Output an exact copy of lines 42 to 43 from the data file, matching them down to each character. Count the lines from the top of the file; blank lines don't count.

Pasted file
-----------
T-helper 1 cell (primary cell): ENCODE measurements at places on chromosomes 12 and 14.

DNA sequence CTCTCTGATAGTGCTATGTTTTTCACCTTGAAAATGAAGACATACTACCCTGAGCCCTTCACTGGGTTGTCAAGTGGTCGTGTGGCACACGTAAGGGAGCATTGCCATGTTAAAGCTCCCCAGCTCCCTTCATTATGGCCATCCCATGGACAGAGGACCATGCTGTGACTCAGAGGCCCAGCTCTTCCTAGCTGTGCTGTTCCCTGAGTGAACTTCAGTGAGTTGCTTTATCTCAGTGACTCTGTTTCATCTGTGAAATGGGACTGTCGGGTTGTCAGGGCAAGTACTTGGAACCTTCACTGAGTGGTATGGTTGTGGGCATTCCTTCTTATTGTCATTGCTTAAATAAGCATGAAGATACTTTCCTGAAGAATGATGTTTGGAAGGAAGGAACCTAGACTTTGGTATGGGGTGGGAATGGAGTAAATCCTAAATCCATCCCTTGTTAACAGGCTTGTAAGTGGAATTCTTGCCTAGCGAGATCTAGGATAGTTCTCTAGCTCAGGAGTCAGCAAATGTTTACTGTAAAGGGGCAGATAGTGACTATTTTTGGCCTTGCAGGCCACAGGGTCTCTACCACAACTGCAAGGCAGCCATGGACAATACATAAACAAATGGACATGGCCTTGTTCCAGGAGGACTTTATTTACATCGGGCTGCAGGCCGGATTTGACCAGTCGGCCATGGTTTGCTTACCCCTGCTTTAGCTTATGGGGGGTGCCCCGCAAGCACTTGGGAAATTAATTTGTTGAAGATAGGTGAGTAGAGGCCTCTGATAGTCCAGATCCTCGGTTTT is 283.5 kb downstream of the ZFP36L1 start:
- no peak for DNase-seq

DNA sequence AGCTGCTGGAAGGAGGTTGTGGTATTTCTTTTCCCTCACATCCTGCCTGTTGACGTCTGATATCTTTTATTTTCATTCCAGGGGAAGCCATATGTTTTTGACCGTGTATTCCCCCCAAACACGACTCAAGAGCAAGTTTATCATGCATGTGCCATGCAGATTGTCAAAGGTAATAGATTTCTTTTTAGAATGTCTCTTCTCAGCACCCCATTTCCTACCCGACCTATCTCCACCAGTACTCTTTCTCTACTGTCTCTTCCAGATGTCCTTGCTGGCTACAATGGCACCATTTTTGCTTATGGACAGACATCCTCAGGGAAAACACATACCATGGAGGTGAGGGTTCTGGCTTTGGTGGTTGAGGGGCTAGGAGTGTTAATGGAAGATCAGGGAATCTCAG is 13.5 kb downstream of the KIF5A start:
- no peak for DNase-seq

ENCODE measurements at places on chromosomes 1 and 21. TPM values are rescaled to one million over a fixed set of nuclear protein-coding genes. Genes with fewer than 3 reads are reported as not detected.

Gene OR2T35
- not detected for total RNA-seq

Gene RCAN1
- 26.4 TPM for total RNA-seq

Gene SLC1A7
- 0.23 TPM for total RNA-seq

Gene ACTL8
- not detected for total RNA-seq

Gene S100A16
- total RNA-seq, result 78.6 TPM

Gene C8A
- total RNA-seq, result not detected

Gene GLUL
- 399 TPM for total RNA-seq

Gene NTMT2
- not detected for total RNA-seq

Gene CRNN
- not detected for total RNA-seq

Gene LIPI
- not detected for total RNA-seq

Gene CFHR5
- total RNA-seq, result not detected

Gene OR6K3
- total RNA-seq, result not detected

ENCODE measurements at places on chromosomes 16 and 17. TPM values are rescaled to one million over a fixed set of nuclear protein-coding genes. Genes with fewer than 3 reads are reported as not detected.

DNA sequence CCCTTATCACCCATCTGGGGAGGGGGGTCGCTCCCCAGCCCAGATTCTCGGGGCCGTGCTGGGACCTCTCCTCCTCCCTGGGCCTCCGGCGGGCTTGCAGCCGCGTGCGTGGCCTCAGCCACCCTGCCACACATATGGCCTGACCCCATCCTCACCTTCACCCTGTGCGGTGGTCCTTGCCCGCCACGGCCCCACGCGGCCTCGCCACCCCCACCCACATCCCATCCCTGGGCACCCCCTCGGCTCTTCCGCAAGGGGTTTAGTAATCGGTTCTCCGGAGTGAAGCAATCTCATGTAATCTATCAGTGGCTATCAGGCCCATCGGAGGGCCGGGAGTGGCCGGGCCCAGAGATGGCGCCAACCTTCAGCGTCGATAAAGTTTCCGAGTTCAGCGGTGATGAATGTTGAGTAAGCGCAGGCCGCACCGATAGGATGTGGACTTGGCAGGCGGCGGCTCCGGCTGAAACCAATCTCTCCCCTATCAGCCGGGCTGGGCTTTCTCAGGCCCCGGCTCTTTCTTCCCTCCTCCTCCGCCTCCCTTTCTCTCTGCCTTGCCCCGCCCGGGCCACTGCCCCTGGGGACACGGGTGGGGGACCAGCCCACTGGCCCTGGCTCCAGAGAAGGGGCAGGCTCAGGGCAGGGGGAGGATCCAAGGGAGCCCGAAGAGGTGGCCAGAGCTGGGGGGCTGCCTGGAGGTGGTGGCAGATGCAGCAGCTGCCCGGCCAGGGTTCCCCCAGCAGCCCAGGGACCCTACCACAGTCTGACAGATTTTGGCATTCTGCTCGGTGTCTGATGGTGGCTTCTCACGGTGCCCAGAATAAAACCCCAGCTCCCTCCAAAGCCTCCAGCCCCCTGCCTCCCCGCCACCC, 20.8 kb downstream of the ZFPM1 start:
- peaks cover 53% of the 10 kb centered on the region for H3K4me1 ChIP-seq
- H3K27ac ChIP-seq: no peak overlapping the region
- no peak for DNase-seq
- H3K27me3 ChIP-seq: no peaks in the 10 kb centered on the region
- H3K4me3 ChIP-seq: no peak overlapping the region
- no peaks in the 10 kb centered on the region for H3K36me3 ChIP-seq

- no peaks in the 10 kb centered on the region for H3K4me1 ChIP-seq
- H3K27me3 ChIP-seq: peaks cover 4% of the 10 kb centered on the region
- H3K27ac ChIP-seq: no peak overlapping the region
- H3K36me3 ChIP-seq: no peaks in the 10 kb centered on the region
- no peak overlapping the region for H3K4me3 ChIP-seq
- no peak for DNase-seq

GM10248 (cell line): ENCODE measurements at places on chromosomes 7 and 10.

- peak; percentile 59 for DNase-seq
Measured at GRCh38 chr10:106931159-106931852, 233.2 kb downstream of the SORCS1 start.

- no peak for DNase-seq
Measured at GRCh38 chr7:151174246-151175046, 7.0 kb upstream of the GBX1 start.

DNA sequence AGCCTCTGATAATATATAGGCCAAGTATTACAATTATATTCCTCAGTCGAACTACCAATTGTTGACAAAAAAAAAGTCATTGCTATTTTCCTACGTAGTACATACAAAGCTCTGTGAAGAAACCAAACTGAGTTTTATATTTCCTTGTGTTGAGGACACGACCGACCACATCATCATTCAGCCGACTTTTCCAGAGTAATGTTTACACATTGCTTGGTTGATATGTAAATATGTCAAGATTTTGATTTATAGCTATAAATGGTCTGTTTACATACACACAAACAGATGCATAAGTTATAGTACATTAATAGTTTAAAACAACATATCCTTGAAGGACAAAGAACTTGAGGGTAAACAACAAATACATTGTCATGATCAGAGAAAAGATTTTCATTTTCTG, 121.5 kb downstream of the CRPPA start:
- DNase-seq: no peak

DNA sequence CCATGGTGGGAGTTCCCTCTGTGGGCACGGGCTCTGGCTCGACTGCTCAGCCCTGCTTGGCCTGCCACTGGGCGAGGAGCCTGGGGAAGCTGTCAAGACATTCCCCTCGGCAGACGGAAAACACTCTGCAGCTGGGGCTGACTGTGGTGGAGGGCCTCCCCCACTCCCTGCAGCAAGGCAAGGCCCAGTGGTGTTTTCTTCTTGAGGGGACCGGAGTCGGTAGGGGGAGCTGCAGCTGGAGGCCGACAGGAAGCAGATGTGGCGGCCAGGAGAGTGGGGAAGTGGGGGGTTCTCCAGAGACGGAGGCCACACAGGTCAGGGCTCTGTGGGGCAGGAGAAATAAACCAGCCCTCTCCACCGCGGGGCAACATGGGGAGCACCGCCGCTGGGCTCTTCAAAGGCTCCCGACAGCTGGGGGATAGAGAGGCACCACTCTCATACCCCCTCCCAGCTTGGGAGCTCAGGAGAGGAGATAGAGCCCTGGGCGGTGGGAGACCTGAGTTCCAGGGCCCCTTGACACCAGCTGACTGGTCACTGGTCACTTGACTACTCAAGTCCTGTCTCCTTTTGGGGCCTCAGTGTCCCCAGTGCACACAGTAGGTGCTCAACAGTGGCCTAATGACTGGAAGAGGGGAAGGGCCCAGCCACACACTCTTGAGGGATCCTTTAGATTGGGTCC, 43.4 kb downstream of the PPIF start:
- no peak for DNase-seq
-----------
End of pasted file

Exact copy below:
- H3K36me3 ChIP-seq: no peaks in the 10 kb centered on the region
- no peak overlapping the region for H3K4me3 ChIP-seq